John Banville, it’s fair to say, belongs among the elite of contemporary novelists. The Book of Evidence was shortlisted for the Man Booker Prize in 1989; sixteen years later, the committee awarded him the prize for The Sea. He belongs also to a pantheon almost as elite — that of A-list genre novels. Under the name Benjamin Black he has published no less than six mystery novels (none of which, it might be noted, are listed in his bio page on the Man Booker site).

It might seem, then, that if anyone is to pick up where Raymond Chandler left off, Banville (or, rather, Black) would be about as natural as possible a choice. Chandler never quite had the pedigree that Banville has, but his influence looms large over the entire field, and a literary titan like Banville stands a better chance than most of recapturing Chandler’s distinctive touch.

That, presumably, is the logic behind the recent announcement that Banville will pen a new novel starring Chandler’s archetypal hard boiled detective Philip Marlowe. Unsurprisingly, some are skeptical. Malcolm Jones of The Daily Beast, for example, calls the decision “literary tomb-robbing” and declares that “no good ever comes of it.”

Of particular note, though, is a motif that runs through many of the negative responses. You see, the Benjamin Black equivalent to Marlowe is a pathologist named Quirke. His stamping grounds are Banville’s own home, Dublin, Ireland. Marlowe, on the other hand, is an Angelino; Chandler not only wrote about Los Angeles, but lived there as well. As Jones puts it:

California is a second-hand experience for Banville, something he’s read about or seen in pictures. Chandler was describing what he knew, what he saw and felt and smelled and heard…

So what? It’s true that literary types tend to attach too much much significance to the advice, “write what you know.” Banville is not a pathologist and has likely never solved a crime, but we cut him slack on that point. So why shouldn’t he write about a city he’s never inhabited?

But mystery fiction is a bit peculiar in that regard. Jones’ sentiments reflect a more general emphasis on the centrality of locale to the crime genre. Many series hinge on their author’s distinctive take on the city that serves as their locale. There may be no better illustration of that motif than NPR’s somewhat fluffy series, “Crime in the City.” Each installment examines the seedy side of a different city through the literary lens of a local crime writer. The fact that the series has run weekly over consecutive summers shows just how ubiquitous a pivot the genre has found in civic spirit, no matter how macabre.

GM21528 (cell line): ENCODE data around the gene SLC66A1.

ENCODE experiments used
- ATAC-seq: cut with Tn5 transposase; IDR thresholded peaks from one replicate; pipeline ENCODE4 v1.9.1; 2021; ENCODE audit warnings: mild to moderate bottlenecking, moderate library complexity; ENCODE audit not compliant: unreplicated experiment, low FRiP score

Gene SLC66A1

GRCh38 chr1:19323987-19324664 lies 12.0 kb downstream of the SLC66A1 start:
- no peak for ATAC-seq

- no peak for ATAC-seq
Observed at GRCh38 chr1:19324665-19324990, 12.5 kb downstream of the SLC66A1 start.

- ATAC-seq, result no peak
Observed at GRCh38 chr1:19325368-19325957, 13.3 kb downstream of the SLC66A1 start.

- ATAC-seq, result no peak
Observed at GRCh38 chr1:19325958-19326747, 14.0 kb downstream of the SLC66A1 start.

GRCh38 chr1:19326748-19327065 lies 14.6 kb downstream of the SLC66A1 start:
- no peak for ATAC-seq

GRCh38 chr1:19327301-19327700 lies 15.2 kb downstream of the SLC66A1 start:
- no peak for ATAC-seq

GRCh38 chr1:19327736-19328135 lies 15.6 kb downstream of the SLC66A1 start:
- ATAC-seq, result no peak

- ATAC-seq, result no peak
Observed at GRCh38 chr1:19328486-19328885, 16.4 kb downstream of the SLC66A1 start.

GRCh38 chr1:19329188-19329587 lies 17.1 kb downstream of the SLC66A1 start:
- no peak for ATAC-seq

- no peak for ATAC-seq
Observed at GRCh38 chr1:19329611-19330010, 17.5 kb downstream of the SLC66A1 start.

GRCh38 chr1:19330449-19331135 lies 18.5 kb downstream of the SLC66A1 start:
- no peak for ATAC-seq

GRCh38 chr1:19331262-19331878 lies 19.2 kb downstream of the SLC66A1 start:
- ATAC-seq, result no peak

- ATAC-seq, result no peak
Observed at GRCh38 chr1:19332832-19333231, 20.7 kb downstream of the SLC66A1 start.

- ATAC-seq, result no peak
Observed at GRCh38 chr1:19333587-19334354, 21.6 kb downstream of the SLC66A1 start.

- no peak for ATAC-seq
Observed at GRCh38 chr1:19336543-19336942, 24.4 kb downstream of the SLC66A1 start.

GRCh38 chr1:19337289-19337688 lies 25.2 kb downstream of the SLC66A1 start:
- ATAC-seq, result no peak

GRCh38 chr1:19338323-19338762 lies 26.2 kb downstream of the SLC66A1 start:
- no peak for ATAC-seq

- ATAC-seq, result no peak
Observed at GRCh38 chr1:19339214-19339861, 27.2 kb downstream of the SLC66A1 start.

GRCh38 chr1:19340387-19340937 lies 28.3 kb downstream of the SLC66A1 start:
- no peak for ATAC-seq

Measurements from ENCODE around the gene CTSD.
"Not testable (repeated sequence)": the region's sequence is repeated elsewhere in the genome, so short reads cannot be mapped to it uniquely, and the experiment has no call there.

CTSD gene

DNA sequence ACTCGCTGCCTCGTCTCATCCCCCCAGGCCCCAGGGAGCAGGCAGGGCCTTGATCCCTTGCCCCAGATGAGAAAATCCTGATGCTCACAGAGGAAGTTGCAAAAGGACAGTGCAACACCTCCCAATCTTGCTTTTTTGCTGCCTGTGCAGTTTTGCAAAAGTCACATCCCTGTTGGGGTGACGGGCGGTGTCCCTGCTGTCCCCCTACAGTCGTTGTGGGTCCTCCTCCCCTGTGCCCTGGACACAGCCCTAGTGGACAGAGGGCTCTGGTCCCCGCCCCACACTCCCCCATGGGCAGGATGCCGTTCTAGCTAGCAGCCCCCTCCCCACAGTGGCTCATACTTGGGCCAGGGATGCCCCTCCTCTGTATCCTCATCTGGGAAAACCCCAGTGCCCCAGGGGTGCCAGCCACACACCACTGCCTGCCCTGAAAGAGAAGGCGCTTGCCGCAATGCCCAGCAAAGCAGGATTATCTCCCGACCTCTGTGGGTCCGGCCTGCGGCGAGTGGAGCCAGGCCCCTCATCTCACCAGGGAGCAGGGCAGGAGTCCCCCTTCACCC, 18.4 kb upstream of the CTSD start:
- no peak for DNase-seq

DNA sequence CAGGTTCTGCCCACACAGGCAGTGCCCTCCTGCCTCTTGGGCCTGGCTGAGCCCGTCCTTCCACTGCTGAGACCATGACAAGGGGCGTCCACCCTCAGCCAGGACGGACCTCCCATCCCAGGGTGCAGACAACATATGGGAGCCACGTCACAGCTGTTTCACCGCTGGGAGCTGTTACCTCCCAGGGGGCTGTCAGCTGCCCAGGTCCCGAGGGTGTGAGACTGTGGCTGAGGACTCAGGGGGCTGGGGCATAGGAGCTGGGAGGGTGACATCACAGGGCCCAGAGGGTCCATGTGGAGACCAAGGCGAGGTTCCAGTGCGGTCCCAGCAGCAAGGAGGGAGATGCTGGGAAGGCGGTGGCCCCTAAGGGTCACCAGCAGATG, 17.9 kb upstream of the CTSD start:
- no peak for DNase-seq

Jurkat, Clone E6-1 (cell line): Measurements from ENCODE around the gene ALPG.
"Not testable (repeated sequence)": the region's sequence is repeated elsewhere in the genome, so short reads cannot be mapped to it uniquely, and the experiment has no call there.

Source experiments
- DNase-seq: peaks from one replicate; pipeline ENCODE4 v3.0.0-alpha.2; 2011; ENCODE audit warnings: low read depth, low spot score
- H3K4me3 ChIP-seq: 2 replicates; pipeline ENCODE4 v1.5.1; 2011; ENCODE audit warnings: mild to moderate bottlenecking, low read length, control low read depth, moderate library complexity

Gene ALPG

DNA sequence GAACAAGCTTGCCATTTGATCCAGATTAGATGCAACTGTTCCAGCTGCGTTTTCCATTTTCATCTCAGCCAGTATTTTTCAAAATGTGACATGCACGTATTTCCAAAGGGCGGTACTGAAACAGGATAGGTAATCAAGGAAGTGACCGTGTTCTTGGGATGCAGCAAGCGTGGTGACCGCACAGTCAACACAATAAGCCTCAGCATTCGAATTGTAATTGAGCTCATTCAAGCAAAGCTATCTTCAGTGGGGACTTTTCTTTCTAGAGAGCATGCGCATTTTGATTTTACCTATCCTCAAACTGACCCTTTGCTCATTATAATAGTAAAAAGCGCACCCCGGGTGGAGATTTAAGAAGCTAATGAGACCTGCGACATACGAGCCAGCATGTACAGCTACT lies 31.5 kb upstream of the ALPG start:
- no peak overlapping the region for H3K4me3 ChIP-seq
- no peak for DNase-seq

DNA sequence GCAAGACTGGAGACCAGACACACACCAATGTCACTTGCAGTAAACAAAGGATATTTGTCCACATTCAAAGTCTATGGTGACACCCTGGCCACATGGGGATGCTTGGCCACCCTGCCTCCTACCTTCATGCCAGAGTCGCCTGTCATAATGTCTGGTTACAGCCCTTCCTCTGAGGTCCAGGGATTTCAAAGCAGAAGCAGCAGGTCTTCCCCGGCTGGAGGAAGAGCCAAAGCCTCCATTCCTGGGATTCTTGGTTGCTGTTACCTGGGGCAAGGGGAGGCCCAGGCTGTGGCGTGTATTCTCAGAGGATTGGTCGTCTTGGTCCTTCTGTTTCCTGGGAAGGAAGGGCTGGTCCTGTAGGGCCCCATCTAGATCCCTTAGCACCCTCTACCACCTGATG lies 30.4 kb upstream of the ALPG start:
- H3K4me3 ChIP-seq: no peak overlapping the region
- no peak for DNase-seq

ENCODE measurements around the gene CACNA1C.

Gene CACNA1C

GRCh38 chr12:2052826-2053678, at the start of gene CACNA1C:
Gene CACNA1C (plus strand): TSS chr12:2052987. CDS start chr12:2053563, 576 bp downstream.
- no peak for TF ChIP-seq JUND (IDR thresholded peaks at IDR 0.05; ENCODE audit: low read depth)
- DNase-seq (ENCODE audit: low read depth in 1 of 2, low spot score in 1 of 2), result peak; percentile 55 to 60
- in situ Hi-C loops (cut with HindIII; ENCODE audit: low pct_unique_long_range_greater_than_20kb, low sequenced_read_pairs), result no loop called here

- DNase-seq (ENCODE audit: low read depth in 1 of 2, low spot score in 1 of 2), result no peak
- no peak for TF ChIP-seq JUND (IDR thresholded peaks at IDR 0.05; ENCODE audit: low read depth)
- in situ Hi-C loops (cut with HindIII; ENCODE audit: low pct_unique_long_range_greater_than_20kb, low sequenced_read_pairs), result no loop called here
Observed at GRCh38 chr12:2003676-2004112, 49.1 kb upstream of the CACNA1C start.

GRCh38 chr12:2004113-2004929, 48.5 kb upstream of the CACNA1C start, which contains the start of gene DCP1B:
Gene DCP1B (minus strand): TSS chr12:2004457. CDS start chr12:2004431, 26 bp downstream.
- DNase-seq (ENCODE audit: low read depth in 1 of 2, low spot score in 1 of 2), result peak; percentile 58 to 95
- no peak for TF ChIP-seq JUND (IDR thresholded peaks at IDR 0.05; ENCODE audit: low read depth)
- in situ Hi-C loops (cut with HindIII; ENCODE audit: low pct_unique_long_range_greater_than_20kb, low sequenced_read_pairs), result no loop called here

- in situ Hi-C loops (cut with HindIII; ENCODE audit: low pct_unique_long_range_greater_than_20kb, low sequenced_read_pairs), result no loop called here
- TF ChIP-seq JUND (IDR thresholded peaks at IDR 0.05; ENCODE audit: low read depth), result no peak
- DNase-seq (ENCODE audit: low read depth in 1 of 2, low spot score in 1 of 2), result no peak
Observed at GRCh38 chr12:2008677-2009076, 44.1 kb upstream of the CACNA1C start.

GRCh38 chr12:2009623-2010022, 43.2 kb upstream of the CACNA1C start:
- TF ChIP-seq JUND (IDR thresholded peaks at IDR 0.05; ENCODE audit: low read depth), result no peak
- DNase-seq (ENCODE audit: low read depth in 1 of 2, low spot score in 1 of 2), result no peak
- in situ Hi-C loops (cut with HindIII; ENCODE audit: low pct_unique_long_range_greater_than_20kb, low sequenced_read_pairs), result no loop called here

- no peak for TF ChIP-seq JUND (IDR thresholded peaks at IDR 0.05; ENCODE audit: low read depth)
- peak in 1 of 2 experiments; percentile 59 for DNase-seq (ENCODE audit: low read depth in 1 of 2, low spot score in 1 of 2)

In part, that’s explicable by looking at the origin of mystery. The modern word is derived from the ancient Greek, mystes, meaning “initiate.” The term had largely cultic associations — mystery cults were religious groups oriented around a central secret that would only be revealed to the group’s members after they had gone through the proper stages of initiation.

It’s likely that the term first gained its associations with a particular kind of narrative via Athenian drama. The classical tragedies were written for religious festivals, and reliably centered on themes that for an ancient Greek would have carried heavy religious overtones. Legend has it that Aeschylus was chased off-stage for nearly revealing one of the cultic mysteries, and only escaped lynching by rushing to the asylum of a nearby temple.

Mystery retained that religious significance until relatively late. Medieval Europeans staged mystery plays, vignettes depicting scenes from scripture. One popular theme was the Passion of Christ. The mystery at the core of the typical passion play was the humanity of Christ as hidden in his suffering. That point was mostly lost on non-Catholic audiences when Mel Gibson attempted to reignite the genre with his film The Passion of Christ — though perhaps as much because the context had changed as because Gibson’s direction was bewildering literal.

Part of that changing context is the secularization of mystery. Under the influence of narrative innovators like Poe, Hoffman and Conan Doyle, mystery has lost many of its overtly religious trappings. Yet, the loss has not been total. The biggest twist in modern mystery may be that the religious nature of the mystery has, itself, been occulted.

In the case of the mysteries in the “Crime in the City” series, the city itself has become the cultic object. The crime and the investigation that unravels it are another ritual of initiation. To the reader, it can only matter so much how a fictional victim died, or whether or not a fictional criminal is ever brought to justice. The real object of the ritual is the hidden character of the unique locale, of which the crime and the detective are but ciphers.

In some ways, that city connection was first brought to critical attention by the distinctiveness of Chandler’s Los Angeles. As Jones puts it,

[Chandler's] seven novels are really a series of broken-hearted love letters to a city that, by the time he is writing, existed only in the author’s mind. Still, the vividness of Chandler’s prose always draws upon his personal experience of a time and place, and that can’t be counterfeited no matter how good you are.

As many have pointed out, the city is drawn much more distinctly than Marlowe himself. Generations of readers have succumbed to the allure, not of Los Angeles, but specifically of Los Angeles as explored by Chandler through the persona of Marlowe.

That makes Banville’s decision to revive Marlowe all the more ironic. It is not merely that Banville must conjure Los Angeles at second hand. The real breaking point may be that one cannot serve two masters, and Banville is already a member of the cult of Dublin.


is the founder and editor-in-chief of Culture Ramp.
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